The puppeteers plan on performing their famous version of Jack and the Beanstalk, and Rupert even takes the time to show Flavia how the mechanics of it all work, including the climax of the show, where the dead giant falls upon the stage. However, the show doesn’t go quite according to plan, when the Jack puppet bears a striking resemblance to little Robin, who died in the village years ago. This murder was never solved, but that might just be because Flavia has never given it a go. Tragedy strikes again, when, during the second show at Bishop’s Lacey, it’s not the giant who comes crashing down on the stage, but Rupert Porson himself. This time around, Flavia has not one, but two murders to solve.
The characters really make the book, like they did with the first novel. I won’t go into the main characters as much as I did in my review of the first book, but there are some new characters added to the plot here. First there’s Nialla, the lovely assistant and the woman that Flavia has an instant fascination with. Often Flavia is drawn to strong or independent women, and she’s desperate to gain their approval in some way. I’m guessing this has a lot to do with her being a little girl without a mother, and I find this both completely understandable as well as heart breaking. Nialla may be pregnant and she may be living with an abusive man, who is also the father of her child, but she won’t be put down and never does anything without a fight. I loved her character for that. Also, I hated Rupert from the very moment he entered the story. He’s cold-hearted, unpredictable and aggressive, has very little respect for any woman and only cares about himself. I was not sorry to see him die by electrocution. Lastly, the grieving mother, Mrs. Ingleby, was incredibly frightening, but it was also a very painful experience to learn about her loss. Losing her son drove her mad with grief, but, as it turns out, there’s definitely more than meets the eye with this tiny woman.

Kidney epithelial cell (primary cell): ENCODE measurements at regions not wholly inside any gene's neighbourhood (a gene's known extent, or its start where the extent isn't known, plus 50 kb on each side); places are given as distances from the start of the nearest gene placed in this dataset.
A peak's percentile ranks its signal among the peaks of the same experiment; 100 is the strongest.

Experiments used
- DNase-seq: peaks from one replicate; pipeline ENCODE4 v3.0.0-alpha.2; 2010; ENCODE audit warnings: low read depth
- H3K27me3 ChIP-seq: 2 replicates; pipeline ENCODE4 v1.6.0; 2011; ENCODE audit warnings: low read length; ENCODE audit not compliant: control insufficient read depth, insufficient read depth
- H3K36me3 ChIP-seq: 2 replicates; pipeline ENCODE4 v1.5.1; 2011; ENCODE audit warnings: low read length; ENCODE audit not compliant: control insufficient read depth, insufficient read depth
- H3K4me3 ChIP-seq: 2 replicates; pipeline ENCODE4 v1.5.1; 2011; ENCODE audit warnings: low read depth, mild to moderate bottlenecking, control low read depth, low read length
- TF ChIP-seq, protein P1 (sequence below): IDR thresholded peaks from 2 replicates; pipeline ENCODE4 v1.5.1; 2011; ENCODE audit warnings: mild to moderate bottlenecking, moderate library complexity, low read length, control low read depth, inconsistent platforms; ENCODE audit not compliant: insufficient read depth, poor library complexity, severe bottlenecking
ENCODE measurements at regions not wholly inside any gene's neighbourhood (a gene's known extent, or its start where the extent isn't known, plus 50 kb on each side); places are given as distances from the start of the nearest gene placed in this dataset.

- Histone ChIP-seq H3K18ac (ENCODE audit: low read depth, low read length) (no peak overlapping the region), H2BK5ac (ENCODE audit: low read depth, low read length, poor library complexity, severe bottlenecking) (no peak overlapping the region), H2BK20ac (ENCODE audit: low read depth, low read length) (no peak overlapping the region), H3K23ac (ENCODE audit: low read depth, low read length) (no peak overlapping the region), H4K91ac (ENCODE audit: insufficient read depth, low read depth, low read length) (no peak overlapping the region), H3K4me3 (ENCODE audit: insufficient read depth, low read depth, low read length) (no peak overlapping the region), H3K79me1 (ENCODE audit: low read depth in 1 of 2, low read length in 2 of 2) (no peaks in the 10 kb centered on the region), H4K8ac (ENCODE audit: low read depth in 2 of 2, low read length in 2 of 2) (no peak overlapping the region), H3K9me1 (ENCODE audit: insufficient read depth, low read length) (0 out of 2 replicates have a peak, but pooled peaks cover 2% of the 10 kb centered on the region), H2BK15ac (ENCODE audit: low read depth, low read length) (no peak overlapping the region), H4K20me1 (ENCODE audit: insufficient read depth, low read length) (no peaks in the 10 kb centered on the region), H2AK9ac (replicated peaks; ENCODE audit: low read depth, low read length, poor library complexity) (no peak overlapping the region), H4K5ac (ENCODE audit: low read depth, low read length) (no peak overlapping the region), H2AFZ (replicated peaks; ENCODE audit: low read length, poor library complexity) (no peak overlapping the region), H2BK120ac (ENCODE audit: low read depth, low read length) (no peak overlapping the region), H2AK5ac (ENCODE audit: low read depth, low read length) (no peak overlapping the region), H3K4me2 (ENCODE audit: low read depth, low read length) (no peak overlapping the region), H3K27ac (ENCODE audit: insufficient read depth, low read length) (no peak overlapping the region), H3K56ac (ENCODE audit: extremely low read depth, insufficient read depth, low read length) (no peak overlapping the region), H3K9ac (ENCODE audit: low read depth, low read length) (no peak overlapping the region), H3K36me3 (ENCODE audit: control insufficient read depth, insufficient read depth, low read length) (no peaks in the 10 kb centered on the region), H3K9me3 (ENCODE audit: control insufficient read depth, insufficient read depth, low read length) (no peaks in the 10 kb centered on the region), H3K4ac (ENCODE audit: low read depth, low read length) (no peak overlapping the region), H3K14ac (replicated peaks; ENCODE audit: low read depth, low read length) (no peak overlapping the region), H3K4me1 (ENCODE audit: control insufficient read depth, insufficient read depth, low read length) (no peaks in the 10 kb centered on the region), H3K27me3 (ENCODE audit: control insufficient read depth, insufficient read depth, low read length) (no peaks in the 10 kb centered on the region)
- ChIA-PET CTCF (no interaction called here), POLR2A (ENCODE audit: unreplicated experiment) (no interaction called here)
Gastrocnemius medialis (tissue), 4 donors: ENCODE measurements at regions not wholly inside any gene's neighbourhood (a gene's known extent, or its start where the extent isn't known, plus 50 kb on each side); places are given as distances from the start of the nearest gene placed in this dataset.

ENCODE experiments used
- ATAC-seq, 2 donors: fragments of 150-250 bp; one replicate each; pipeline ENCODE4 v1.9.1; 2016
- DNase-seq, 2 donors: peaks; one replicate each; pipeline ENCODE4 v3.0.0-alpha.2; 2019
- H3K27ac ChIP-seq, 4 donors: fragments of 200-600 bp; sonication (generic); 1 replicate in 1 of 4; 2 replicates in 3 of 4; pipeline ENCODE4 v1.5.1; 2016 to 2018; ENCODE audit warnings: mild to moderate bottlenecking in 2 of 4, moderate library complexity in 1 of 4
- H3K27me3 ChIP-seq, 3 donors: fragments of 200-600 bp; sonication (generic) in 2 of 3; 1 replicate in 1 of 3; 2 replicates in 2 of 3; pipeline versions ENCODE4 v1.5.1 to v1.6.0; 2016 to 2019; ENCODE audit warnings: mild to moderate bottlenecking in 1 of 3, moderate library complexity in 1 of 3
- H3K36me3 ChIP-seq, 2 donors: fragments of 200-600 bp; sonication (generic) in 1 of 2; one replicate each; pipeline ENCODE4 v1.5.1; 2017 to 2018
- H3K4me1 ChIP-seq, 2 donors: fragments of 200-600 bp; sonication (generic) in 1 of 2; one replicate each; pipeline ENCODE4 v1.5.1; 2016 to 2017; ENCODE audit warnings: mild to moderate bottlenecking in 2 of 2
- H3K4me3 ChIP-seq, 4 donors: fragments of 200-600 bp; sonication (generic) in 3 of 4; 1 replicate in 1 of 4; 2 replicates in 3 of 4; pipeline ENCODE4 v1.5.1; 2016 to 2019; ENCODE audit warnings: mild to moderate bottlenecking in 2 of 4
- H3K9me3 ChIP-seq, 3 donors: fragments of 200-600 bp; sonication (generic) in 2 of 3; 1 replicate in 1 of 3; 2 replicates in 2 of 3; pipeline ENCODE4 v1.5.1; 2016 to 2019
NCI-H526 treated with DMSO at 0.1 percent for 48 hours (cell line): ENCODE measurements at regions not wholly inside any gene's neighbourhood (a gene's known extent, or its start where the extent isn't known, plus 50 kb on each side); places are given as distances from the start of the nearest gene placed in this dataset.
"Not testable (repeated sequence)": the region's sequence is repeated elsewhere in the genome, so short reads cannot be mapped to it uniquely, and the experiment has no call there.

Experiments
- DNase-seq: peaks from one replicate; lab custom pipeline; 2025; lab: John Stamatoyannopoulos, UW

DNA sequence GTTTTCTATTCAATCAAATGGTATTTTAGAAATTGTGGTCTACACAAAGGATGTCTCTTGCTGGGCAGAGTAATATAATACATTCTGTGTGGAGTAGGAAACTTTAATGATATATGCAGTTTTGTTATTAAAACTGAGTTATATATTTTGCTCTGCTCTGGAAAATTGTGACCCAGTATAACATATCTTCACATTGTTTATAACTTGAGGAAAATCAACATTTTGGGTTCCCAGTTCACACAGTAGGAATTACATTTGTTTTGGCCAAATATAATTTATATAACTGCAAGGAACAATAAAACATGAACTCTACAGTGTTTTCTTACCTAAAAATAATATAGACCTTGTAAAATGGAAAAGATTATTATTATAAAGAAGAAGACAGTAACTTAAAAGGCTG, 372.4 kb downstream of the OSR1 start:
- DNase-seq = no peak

In the last Flavia de Luce novel, we were still getting to know Flavia and her family. Now, it’s like we’ve known her for years and we know what to expect of her. Again, she doesn’t back down and is absolutely determined to solve both murders. She crawls through the woods, deceives anyone to get some information, breaks and enters once again and ruins many a good dress, and is therefore often miles ahead of the police force. At some point she even saves someone from cyanide poisoning with bird droppings, which is absolutely brilliant in my opinion. I’ve mentioned before that it’s crucial that Flavia’s eleven: the age where a girl is no longer a child, though certainly not an adult yet, and starts to form her own personality, but no one notices this yet. I loved how Flavia has the same observation in this book:
‘”You are unreliable, Flavia,” he said. “Utterly unreliable.”
Of course I was! It was one of the things I loved most about myself.
Eleven-year-olds are supposed to be unreliable. We’re past the age of being poppets: the age where people bend over and poke us in the tum with their fingers and make idiotic noises that sound like “boof-boof”—just the thought of which is enough to make me bring up my Bovril. And yet we’re still not at the age where anyone ever mistakes us for a grown-up. The fact is, we’re invisible—except when we choose not to be.’